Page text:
Philippine President Ferdinand Marcos Jr says four new military bases under a defence agreement with the US will be located in various parts of his country, including in a province facing the South China Sea.
- Ferdinand Marcos Jr says the location of four new US bases in the country would boost its ability to defend a province facing the South China Sea
- The Philippines president’s comments come amid China’s growing assertiveness towards Taiwan
- China’s foreign ministry countered that countries should be “vigilant” and avoid being used by the US
Last month, Mr Marcos granted the US access to four sites — on top of five existing locations under the 2014 Enhanced Defense Cooperation Agreement (EDCA) — which comes amid China’s growing assertiveness in the South China Sea and towards Taiwan.
“There are four extra sites scattered around the Philippines — there are some in the north, there are some around Palawan, there are some further south,” Mr Marcos told reporters at the sidelines of the Philippine army’s founding anniversary.
The EDCA allows US access to Philippine bases for joint training, pre-positioning of equipment and building of facilities such as runways, fuel storage and military housing, but it is not a permanent presence.
The Philippines and the US would announce the locations of the bases soon, he said, adding the sites would boost the country’s ability to defend the “eastern side” of its largest island, Luzon.
Luzon is the closest main Philippine island to self-ruled Taiwan, which China claims as its own.
China’s foreign ministry on Wednesday reiterated its stance that the US side was increasing tensions by strengthening its military deployments in the region, adding countries should be “vigilant” and avoid being used by the US.
“We generally believe that defence cooperation between countries should be conducive to regional peace and stability, and should not be aimed at third parties or harm the interests of third parties,” spokesperson Wang Wenbin told reporters at a regular news briefing.
A former Philippine military chief has publicly said the US had asked for access to bases in Isabela, Zambales and Cagayan, all on the island of Luzon, facing north towards Taiwan, and on Palawan in the south-west, near the disputed Spratly Islands in the South China Sea.
Some leaders of local governments at the potential EDCA sites have opposed Mr Marcos’s decision, worried they would be dragged into a conflict if one arose between the US and China over Taiwan.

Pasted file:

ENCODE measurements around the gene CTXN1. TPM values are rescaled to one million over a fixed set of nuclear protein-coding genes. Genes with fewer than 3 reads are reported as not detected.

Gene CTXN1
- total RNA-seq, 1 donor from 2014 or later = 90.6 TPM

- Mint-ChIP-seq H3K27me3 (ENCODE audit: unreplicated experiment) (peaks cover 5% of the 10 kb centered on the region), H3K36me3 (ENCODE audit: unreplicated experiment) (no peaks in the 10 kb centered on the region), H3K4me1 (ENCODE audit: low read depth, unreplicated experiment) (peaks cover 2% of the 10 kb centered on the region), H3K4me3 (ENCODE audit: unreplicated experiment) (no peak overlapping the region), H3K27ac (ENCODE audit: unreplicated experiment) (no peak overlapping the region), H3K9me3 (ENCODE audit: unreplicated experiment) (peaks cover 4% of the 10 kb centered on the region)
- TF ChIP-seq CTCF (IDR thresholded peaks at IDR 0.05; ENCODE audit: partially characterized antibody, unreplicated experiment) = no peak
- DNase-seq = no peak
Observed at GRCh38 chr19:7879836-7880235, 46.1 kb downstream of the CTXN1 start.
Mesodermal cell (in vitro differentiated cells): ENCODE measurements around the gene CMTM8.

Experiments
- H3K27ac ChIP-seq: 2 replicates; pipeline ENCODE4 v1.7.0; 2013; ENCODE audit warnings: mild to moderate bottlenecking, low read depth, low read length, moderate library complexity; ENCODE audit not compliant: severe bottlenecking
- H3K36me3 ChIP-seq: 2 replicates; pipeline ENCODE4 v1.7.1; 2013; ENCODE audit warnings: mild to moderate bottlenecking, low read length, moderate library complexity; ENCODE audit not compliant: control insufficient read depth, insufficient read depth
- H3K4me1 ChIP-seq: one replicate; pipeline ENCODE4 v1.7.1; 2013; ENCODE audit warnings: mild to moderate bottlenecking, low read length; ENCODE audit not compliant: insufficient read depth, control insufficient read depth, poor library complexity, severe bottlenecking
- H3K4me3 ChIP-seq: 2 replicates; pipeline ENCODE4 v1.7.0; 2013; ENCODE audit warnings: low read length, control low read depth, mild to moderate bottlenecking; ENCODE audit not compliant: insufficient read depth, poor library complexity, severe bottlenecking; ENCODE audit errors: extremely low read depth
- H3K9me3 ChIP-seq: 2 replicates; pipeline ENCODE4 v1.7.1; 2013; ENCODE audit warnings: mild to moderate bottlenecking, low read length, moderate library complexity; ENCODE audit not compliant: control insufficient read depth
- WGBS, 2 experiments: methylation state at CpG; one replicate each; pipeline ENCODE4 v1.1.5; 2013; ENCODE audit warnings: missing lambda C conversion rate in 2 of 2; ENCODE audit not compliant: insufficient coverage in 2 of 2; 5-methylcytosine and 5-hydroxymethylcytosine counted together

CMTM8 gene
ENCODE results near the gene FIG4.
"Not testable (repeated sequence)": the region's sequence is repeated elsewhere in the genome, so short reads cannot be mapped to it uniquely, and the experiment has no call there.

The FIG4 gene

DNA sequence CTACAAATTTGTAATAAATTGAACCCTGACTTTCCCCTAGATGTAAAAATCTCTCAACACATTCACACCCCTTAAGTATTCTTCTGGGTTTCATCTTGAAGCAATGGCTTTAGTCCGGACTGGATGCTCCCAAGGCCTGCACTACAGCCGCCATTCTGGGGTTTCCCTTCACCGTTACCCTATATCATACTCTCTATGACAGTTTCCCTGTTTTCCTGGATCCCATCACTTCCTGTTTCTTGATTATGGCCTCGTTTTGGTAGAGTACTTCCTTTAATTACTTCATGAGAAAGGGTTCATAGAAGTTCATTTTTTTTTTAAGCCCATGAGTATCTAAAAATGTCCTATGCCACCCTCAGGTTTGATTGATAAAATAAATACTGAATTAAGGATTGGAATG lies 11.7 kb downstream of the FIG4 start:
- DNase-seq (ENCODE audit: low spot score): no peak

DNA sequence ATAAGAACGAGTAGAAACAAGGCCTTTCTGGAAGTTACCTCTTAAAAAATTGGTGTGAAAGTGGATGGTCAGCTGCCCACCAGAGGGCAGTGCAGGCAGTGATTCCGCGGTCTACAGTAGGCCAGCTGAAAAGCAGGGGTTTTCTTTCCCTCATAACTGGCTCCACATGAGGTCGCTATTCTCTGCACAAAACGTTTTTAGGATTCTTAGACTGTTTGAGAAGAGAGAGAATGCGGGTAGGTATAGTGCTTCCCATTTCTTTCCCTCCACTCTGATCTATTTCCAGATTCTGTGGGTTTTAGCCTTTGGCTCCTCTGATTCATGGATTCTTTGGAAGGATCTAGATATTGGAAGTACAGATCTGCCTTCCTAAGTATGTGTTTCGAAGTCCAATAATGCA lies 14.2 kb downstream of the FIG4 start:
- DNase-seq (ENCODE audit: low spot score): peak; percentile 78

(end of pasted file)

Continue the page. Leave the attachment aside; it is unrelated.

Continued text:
But Mr Marcos said his government has discussed with them the importance of the expanded US access and “why it will actually be good for their provinces”.
Washington has committed $US80 million ($120 million) worth of infrastructure investments at the five existing sites — the Antonio Bautista Air Base in Palawan, Basa Air Base in Pampanga, Fort Magsaysay in Nueva Ecija, Benito Ebuen Air Base in Cebu and Lumbia Air Base in Mindanao.
Speaking before Philippine troops, Mr Marcos told them to be vigilant as the external threat to security was becoming more “complex” and “unpredictable”.
“Be vigilant against elements that will undermine our hard-earned peace, our hard-earned stability, continue to improve relations with your counterparts overseas,” he said.
Without giving specifics, Mr Marcos said he was aware of an “emerging threat” to his country’s territory, which he said would require “adjustments in our strategy”.
“The external security environment is becoming more complex. It is becoming more unpredictable,” he said.
Russia boosts defences near Japan
Meanwhile Russia said on Wednesday that a division of its Bastion coastal defence missile systems had been deployed to Paramushir, one of the Kuril islands in the north Pacific, some of which Japan claims as its territory.
The move is part of a wider strengthening of Russian defences in its vast far eastern regions, Defence Minister Sergei Shoigu said, partly in response to what he called US efforts to “contain” Russia and China.
He was speaking to Russia’s top army brass a day after President Vladimir Putin and Chinese leader Xi Jinping cemented their “no limits” partnership at talks in the Kremlin with agreements on deeper energy and military cooperation.
“To contain Russia and China, the United States is significantly increasing its military presence in the Asia-Pacific region, strengthening its political and military links with its allies, continuing to create a new American security architecture in this region,” Mr Shoigu said.
He said the Bastion system would bolster Russian security around the Kuril island chain.
Japan, a close US ally, claims the four southern Kuril islands, which were seized by Soviet forces at the end of World War Two. Japan does not claim Paramushir, one of the northern Kuril islands.
The issue has prevented Moscow and Tokyo ever signing a peace treaty formally ending hostilities.
Russian armed forces in the east of the country have received around 400 items of modern military equipment over the past year, including SU-57 jets and anti-aircraft missile systems, Mr Shoigu said.
“The military capabilities of the eastern military district have significantly increased,” he said.
Mr Shoigu also said the modernisation of Moscow’s air defence system would be completed this year.